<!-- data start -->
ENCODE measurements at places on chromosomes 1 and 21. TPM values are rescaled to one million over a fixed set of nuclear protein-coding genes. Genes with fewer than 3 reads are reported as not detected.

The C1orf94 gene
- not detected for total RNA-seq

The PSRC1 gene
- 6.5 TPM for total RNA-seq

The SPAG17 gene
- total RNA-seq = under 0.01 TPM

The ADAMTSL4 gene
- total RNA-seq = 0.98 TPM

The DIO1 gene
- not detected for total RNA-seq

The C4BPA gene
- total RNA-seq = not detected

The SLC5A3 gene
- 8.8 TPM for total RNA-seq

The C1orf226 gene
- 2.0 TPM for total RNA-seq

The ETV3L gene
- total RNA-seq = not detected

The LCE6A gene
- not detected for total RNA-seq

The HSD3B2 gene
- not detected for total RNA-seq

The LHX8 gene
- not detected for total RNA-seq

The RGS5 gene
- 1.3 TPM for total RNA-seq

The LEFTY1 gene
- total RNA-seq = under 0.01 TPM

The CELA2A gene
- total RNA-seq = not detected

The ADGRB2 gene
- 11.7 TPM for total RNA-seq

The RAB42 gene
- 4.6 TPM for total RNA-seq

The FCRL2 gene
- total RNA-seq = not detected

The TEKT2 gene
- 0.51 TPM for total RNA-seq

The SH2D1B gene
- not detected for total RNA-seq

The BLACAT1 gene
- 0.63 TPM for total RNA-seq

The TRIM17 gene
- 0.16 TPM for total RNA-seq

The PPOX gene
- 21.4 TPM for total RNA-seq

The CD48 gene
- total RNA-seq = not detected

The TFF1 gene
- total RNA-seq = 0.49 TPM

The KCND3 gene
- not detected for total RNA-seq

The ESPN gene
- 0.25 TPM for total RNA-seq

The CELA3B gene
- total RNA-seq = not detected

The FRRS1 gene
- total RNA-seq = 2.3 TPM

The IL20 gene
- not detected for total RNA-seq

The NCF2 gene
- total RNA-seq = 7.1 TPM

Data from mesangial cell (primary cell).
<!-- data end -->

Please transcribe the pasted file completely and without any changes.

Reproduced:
ENCODE measurements at places on chromosomes 1 and 21. TPM values are rescaled to one million over a fixed set of nuclear protein-coding genes. Genes with fewer than 3 reads are reported as not detected.

The C1orf94 gene
- not detected for total RNA-seq

The PSRC1 gene
- 6.5 TPM for total RNA-seq

The SPAG17 gene
- total RNA-seq = under 0.01 TPM

The ADAMTSL4 gene
- total RNA-seq = 0.98 TPM

The DIO1 gene
- not detected for total RNA-seq

The C4BPA gene
- total RNA-seq = not detected

The SLC5A3 gene
- 8.8 TPM for total RNA-seq

The C1orf226 gene
- 2.0 TPM for total RNA-seq

The ETV3L gene
- total RNA-seq = not detected

The LCE6A gene
- not detected for total RNA-seq

The HSD3B2 gene
- not detected for total RNA-seq

The LHX8 gene
- not detected for total RNA-seq

The RGS5 gene
- 1.3 TPM for total RNA-seq

The LEFTY1 gene
- total RNA-seq = under 0.01 TPM

The CELA2A gene
- total RNA-seq = not detected

The ADGRB2 gene
- 11.7 TPM for total RNA-seq

The RAB42 gene
- 4.6 TPM for total RNA-seq

The FCRL2 gene
- total RNA-seq = not detected

The TEKT2 gene
- 0.51 TPM for total RNA-seq

The SH2D1B gene
- not detected for total RNA-seq

The BLACAT1 gene
- 0.63 TPM for total RNA-seq

The TRIM17 gene
- 0.16 TPM for total RNA-seq

The PPOX gene
- 21.4 TPM for total RNA-seq

The CD48 gene
- total RNA-seq = not detected

The TFF1 gene
- total RNA-seq = 0.49 TPM

The KCND3 gene
- not detected for total RNA-seq

The ESPN gene
- 0.25 TPM for total RNA-seq

The CELA3B gene
- total RNA-seq = not detected

The FRRS1 gene
- total RNA-seq = 2.3 TPM

The IL20 gene
- not detected for total RNA-seq

The NCF2 gene
- total RNA-seq = 7.1 TPM

Data from mesangial cell (primary cell).